Drew Strait, PhD
Assistant Professor of New Testament and Christian Origins
Drew Strait, PhD, brings a contagious enthusiasm for the world of the earliest Christians to his work as a theological animator of Scripture, seeking to connect the dots between early Christians’ radical discipleship and the ways contemporary assemblies of Jesus followers can embody God’s future just world now. He is passionate about becoming the gospel in community as practitioners and agents of hope and new creation among those exploited by the fallen powers of this world. Drew’s passion for the church’s potential to lift up the brokenhearted has led him to various ministry venues, including mission work with Haitian refugees in the Dominican Republic, an interim pastor role at Living Water Community Church in Chicago (Mennonite Church USA) and, most recently, serving as an elder at Peace Fellowship in Washington, D.C. He comes to AMBS after teaching New Testament for five years at St. Mary’s Ecumenical Institute in Baltimore, Maryland.
How does the Bible shape your vocation as a professor?
I discovered the Anabaptist tradition in my early 20s after the United States’ preemptive invasion of Iraq. At the time, I was bewildered by many Christians who I witnessed cheering on the shock-and-awe campaign, which included the mutilation of innocent civilians. This experience generated a desire to better understand the relationship between the teachings of Jesus and the church’s posture toward imperial concentrations of power, including nationalism and the military apparatus.
For me, then, to teach the Bible with an innovative Anabaptist vision is to foster reading habits that animate the earliest Christians’ life together under the kingdom. This means learning to (re)read Scripture not in some abstract, disembodied way but, rather, to find creative ways to internalize the gospel in alter-cultural communities that bear witness to a Messianic ethic of loving God and neighbor.
What can students expect in your classroom?
My passion is to bring the world of early Judaism/Greco-Roman antiquity alive for students of the New Testament as a means to do theological animation for the church. I try to achieve this through engaging lectures, classroom discussion and small-group exegesis exercises.
I also believe that Scripture is best interpreted in community. This means getting to know one another’s stories and bringing our stories to bear on Scripture together — attending to how our own lenses can bend and distort early Christian literature.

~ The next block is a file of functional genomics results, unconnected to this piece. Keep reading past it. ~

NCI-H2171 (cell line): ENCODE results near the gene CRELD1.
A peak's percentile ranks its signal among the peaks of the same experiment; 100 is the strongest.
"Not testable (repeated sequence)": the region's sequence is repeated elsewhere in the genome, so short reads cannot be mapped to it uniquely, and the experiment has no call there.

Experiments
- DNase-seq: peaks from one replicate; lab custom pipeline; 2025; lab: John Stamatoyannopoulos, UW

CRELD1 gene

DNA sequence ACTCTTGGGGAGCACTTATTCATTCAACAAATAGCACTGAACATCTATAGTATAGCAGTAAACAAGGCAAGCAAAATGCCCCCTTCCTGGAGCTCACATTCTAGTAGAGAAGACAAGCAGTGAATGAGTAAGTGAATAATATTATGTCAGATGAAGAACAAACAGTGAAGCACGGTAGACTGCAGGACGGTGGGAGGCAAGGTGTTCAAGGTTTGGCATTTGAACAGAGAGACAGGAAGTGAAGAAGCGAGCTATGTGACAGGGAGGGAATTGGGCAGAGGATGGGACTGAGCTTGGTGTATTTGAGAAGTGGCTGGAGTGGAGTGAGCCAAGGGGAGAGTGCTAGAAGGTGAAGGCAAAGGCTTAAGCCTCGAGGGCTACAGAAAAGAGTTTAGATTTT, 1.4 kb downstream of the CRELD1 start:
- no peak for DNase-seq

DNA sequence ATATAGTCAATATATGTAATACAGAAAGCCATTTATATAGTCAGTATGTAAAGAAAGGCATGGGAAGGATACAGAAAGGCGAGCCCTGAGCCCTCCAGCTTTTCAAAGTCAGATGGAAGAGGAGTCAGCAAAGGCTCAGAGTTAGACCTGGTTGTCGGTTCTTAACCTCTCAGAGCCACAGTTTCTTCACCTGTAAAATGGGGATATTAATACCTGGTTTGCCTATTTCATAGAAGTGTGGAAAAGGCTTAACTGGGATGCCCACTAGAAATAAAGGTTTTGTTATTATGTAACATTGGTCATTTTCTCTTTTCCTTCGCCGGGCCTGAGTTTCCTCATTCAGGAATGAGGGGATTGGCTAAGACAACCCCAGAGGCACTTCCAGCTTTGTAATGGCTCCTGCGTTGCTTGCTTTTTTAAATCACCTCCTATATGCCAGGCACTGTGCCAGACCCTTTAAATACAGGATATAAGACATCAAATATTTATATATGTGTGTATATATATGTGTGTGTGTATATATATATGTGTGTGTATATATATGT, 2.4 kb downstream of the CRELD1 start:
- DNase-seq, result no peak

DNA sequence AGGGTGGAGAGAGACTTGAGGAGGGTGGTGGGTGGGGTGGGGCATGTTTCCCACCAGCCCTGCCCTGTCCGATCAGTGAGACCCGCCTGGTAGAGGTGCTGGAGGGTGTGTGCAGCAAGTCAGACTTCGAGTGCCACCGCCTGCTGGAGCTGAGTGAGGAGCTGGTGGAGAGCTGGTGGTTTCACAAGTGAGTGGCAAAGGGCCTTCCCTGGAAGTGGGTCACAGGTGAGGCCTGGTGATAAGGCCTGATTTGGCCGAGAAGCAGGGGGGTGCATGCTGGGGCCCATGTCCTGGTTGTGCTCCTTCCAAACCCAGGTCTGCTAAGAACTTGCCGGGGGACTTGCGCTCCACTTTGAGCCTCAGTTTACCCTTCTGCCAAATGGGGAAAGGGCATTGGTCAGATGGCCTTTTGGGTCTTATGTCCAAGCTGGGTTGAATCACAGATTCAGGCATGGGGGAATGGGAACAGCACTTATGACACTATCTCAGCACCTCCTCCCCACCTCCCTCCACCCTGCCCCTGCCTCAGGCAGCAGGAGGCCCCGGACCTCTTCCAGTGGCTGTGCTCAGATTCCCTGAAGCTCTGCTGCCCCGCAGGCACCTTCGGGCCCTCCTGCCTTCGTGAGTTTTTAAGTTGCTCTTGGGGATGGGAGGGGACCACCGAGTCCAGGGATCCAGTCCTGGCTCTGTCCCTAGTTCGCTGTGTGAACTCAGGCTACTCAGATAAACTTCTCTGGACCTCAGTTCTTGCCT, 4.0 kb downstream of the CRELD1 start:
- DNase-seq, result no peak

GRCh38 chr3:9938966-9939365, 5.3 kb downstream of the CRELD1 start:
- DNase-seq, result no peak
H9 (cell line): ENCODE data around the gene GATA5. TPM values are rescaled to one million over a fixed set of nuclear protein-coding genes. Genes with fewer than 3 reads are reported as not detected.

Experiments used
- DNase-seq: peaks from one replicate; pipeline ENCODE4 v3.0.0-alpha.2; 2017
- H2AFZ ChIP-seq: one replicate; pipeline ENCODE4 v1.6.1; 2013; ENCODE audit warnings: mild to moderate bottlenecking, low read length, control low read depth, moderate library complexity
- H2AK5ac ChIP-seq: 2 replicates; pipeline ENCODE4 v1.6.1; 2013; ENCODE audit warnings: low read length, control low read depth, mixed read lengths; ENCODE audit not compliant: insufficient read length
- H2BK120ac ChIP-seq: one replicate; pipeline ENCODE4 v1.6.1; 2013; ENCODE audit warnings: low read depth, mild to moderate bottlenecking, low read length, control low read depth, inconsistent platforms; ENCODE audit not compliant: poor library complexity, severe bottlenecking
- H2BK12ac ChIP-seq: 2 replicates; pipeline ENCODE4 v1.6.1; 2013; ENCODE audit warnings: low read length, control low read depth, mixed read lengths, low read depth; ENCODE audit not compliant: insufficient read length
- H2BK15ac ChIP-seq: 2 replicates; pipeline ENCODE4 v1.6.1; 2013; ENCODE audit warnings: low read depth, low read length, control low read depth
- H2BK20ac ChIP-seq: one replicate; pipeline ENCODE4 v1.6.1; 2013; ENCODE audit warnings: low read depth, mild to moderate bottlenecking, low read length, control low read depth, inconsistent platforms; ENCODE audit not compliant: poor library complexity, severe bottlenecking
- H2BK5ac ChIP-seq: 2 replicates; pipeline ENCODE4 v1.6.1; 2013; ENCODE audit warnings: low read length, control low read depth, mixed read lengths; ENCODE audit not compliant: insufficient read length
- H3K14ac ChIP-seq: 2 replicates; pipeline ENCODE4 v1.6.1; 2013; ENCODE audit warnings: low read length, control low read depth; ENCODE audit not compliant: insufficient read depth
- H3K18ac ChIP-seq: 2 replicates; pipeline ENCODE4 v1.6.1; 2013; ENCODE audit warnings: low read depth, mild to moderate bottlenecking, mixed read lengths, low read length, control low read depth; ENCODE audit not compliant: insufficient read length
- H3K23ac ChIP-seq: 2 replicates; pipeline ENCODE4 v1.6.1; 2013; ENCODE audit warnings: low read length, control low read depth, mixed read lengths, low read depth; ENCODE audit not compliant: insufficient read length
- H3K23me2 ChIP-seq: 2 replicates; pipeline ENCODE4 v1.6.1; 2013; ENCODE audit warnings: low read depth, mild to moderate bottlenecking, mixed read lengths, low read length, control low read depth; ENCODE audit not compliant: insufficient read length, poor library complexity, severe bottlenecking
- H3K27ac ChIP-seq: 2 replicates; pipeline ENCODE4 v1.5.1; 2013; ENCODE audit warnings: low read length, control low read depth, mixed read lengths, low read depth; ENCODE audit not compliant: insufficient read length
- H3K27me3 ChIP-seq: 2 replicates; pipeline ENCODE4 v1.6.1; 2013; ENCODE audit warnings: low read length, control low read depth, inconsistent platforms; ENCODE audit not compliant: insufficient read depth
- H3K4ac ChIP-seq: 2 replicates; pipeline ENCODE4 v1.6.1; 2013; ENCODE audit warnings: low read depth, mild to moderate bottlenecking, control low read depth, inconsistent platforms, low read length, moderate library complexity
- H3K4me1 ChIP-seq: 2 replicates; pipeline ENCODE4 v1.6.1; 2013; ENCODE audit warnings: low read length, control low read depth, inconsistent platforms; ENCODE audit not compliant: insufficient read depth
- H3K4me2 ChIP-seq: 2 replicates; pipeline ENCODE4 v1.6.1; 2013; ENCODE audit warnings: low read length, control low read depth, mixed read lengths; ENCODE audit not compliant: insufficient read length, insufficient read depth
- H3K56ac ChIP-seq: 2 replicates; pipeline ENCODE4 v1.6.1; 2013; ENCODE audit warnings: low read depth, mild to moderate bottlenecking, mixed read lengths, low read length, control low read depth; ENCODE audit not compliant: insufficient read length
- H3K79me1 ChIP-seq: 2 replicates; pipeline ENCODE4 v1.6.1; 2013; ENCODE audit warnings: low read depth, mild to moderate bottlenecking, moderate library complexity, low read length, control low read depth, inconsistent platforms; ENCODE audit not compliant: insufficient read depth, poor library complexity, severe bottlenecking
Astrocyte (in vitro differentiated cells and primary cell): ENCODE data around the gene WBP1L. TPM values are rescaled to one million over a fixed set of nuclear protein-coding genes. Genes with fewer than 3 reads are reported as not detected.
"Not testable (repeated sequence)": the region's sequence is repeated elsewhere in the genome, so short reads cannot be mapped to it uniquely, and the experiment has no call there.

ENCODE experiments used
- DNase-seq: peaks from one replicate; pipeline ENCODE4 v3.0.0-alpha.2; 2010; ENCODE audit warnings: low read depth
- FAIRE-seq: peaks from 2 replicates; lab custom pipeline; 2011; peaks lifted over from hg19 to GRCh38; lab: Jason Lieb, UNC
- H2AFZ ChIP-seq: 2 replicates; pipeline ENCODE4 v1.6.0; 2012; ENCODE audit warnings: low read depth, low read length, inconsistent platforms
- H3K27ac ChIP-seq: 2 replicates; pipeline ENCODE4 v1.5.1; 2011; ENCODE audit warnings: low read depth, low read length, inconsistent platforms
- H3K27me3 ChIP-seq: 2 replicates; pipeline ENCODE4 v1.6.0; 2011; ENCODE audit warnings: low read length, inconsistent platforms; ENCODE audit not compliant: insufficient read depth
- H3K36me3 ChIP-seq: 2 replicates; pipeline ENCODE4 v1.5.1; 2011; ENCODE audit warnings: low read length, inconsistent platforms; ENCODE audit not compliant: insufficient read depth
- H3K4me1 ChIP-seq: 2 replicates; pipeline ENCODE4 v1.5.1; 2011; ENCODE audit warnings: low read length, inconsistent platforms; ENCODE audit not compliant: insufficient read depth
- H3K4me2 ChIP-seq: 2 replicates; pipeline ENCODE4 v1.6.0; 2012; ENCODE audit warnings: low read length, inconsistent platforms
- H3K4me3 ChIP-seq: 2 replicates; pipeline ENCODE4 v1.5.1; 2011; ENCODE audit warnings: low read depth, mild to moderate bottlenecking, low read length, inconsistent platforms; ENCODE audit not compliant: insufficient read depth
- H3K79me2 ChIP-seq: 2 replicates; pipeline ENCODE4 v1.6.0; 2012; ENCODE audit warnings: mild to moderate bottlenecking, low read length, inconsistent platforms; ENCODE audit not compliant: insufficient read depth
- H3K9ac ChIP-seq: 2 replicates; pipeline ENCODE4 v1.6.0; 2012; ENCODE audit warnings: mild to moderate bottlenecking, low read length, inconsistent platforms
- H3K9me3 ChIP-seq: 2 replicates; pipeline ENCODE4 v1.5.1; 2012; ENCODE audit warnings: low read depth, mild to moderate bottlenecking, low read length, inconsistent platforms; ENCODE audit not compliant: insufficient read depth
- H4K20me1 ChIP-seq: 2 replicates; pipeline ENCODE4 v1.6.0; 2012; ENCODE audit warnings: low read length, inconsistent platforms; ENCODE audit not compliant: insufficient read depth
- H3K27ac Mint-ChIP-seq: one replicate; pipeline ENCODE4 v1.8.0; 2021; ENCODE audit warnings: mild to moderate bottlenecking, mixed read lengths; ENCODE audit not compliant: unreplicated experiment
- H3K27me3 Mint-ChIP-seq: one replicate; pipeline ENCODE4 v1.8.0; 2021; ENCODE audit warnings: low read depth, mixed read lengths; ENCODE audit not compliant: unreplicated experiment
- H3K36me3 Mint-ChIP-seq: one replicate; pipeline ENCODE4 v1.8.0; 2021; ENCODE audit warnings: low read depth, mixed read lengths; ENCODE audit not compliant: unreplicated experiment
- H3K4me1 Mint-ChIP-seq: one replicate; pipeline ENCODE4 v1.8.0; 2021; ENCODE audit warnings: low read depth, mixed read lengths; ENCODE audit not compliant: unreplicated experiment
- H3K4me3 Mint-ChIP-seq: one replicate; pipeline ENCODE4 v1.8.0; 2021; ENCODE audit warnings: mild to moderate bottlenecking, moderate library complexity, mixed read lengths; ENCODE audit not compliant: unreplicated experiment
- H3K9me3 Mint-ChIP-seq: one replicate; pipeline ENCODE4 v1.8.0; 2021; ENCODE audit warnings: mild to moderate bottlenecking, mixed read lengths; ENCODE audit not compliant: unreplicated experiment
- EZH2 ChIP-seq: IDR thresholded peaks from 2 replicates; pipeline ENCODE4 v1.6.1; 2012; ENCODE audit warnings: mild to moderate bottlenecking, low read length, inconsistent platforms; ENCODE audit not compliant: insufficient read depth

Finally, I try to instill in my students that our optics on Scripture are profoundly shaped by our social location. As my students read primary and especially secondary sources on Christian origins, we aim not to read in the echo chamber of the ivory tower or get lost in the whiteness and maleness that is the history of interpretation. Instead, my students can expect to encounter the voices of marginalized interpreters — both written and oral — as we build a vibrant interpretive community together.
What are some of the most pressing challenges you see facing current and future church leaders and Christian scholars?
One challenge that stands out to me is the need to reclaim the church — rather than the state — as the primary context for Christian mission and witness. The controlling narrative in many church circles is not Jesus and the kingdom. Rather, nationalism and partisan allegiances fund Christian identity. My aim is to flip this script by empowering disciples with the theological imagination to prioritize allegiance to the kingdom of God, with all the countercultural habits that this worldview entails.
In North America, and especially in the United States, the allure of state and military power coupled with fear of the other and a legacy of white supremacy has produced Christian communities intoxicated with imperial power rather than the cruciform power of God. We need pastors and scholars with the skills to animate the Apostolic tradition for the moment we find ourselves in. This means immersion in primary and secondary sources as well as in prayer, resistance, and singing communities that fully embody the bright luster of the weightier matters of the law: “justice and mercy and faith” (Matt 23:23). It is out of this posture of allegiance to God that the church’s mission thrives, including our prophetic witness to the state: to leverage our influence on the moral arc of the universe toward justice for all.
My goal for students
Memberships and associations